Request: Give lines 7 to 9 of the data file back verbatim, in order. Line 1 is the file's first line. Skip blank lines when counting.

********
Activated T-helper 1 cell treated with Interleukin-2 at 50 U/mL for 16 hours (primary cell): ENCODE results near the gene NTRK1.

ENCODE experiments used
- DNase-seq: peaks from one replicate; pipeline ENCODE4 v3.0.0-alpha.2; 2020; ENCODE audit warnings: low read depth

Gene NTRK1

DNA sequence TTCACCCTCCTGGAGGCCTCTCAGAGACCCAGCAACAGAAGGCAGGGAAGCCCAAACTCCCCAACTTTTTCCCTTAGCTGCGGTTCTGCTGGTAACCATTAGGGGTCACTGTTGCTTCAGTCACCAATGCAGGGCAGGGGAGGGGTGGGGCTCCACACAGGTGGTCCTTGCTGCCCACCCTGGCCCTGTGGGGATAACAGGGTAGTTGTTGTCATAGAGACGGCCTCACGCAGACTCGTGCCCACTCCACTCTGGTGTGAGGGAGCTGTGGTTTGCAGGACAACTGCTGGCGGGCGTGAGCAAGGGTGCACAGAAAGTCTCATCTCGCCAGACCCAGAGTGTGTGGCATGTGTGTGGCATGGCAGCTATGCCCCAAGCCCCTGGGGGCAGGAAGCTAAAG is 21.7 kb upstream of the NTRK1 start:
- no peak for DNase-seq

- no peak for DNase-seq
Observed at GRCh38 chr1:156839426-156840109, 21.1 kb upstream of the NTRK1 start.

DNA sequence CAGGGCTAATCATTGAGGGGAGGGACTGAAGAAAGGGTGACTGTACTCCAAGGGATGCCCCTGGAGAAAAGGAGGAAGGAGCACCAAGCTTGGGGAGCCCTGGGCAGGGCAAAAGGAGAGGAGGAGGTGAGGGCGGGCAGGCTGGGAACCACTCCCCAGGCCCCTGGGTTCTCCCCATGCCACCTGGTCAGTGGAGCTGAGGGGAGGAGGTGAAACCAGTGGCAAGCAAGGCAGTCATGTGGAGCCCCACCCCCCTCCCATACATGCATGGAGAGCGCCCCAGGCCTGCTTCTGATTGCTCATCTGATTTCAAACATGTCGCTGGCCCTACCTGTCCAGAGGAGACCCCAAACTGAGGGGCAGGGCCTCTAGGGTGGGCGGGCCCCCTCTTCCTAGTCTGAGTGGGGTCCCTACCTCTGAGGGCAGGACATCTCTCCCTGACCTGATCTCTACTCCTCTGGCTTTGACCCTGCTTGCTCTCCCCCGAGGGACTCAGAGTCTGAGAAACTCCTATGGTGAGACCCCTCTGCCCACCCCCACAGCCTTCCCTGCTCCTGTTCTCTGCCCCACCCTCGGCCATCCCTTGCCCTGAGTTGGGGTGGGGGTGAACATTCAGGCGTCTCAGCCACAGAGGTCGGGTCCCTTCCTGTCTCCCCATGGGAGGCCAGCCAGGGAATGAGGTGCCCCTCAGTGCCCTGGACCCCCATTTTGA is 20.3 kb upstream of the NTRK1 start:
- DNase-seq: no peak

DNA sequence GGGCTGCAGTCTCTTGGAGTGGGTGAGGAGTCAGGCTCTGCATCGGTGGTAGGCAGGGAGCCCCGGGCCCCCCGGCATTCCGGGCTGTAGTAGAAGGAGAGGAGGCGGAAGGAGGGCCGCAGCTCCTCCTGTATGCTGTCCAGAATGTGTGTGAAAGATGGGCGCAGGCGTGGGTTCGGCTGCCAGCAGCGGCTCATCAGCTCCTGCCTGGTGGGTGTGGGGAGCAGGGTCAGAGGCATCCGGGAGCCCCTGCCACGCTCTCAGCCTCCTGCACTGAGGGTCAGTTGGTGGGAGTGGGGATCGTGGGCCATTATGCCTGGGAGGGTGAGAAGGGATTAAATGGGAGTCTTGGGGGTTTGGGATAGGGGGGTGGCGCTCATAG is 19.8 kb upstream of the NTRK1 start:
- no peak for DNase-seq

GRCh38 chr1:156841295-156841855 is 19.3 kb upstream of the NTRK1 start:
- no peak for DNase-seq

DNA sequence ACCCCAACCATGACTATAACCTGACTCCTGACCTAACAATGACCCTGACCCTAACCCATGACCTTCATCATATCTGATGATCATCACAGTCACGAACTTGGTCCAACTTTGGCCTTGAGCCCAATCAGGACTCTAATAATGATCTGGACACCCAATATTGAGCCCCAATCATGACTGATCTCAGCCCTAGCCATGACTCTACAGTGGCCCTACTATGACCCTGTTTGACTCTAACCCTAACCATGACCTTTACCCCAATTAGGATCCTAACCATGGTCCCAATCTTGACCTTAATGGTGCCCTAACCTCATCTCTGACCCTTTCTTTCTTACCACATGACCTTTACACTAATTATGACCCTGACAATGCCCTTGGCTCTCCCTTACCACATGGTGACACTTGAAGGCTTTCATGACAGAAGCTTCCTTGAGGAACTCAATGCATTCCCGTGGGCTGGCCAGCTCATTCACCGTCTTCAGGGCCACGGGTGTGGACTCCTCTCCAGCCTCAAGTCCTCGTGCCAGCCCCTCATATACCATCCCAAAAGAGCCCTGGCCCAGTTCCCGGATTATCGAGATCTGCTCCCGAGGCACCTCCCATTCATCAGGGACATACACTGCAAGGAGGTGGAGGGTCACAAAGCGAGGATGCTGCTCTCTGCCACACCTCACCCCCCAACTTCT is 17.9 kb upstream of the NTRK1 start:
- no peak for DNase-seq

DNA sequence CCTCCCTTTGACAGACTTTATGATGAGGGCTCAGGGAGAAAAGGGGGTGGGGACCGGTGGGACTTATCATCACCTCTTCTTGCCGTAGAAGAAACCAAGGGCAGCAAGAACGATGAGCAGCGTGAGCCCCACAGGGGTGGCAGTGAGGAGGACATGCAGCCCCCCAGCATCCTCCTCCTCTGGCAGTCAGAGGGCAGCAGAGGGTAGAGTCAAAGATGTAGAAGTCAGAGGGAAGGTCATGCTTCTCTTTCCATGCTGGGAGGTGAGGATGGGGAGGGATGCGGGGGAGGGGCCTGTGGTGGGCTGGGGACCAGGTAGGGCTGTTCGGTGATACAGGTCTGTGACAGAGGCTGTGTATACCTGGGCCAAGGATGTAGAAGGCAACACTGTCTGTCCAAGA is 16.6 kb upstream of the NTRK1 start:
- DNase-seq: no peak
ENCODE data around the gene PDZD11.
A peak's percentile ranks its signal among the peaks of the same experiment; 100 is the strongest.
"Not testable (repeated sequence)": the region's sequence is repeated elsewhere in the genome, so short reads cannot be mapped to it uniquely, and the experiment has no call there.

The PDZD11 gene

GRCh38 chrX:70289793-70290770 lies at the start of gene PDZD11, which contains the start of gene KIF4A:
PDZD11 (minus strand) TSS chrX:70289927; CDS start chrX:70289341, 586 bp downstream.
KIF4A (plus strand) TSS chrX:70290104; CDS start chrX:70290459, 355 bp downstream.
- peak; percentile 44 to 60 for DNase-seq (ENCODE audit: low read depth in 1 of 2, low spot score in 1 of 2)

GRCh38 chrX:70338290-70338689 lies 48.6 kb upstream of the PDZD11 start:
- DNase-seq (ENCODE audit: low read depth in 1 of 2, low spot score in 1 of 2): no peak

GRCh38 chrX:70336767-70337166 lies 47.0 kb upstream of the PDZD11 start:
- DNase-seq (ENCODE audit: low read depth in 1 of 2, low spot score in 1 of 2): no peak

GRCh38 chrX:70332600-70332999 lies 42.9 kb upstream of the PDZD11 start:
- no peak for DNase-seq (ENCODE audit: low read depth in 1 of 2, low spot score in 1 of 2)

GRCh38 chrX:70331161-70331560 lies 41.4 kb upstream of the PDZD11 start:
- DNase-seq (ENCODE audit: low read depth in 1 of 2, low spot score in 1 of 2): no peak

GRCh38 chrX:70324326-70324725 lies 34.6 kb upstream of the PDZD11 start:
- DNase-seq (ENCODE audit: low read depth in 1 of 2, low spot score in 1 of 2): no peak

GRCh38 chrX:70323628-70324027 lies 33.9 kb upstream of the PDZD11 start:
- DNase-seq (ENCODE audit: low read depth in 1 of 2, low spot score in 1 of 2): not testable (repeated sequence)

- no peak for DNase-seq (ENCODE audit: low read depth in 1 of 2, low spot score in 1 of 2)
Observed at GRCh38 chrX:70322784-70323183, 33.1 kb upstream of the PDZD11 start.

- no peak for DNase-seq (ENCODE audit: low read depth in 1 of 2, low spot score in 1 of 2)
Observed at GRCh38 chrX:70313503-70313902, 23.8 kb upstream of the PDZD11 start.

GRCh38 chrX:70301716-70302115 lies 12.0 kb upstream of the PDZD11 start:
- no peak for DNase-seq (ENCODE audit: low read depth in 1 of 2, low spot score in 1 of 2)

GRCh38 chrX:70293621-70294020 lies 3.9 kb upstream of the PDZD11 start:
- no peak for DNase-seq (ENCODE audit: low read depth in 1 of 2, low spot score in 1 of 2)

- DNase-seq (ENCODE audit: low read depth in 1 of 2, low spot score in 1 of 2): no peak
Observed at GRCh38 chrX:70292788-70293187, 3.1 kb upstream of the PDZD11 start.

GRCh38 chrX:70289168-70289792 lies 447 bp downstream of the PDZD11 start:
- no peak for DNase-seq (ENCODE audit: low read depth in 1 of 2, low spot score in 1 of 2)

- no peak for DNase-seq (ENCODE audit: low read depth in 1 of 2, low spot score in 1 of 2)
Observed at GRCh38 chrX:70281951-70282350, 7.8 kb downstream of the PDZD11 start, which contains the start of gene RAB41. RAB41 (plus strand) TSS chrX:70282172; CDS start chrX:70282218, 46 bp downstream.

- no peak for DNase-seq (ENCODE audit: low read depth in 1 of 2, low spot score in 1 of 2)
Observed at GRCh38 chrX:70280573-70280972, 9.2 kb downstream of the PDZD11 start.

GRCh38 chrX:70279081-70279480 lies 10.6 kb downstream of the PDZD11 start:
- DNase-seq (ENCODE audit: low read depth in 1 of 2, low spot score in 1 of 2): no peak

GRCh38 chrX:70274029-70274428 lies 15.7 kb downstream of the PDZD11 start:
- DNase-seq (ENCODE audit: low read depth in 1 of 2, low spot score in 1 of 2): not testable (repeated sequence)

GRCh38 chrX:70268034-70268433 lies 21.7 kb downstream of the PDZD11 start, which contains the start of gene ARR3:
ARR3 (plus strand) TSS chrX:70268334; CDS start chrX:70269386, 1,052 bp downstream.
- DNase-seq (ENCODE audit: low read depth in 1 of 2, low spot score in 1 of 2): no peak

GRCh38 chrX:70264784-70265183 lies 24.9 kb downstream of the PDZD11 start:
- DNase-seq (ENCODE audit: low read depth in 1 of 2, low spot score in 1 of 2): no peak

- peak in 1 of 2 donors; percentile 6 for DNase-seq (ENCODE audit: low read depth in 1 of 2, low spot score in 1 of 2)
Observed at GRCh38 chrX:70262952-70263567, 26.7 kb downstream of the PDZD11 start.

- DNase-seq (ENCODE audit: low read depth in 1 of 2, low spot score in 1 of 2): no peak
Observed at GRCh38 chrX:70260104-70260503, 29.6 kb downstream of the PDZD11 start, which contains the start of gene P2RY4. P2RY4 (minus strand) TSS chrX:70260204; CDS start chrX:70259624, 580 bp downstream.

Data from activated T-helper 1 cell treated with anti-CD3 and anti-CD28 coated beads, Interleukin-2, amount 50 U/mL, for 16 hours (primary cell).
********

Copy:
- no peak for DNase-seq
Observed at GRCh38 chr1:156839426-156840109, 21.1 kb upstream of the NTRK1 start.

DNA sequence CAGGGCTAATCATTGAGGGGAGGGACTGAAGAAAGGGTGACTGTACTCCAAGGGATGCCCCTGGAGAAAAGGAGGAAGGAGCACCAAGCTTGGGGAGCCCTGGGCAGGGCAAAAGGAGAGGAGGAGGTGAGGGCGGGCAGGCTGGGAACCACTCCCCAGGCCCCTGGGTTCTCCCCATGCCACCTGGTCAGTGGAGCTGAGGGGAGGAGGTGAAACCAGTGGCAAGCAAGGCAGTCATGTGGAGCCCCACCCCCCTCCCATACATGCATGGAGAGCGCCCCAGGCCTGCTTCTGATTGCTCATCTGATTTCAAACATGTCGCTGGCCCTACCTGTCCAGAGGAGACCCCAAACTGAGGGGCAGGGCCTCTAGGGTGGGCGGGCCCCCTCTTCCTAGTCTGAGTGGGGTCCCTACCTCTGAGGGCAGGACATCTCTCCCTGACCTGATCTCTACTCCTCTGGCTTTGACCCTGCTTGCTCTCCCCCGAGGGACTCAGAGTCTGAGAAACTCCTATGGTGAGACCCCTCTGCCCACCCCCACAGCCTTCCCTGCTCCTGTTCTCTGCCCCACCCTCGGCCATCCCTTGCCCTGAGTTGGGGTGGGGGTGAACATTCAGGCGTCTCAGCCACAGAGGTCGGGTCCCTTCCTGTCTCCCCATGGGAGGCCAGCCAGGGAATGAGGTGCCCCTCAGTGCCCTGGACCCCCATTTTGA is 20.3 kb upstream of the NTRK1 start: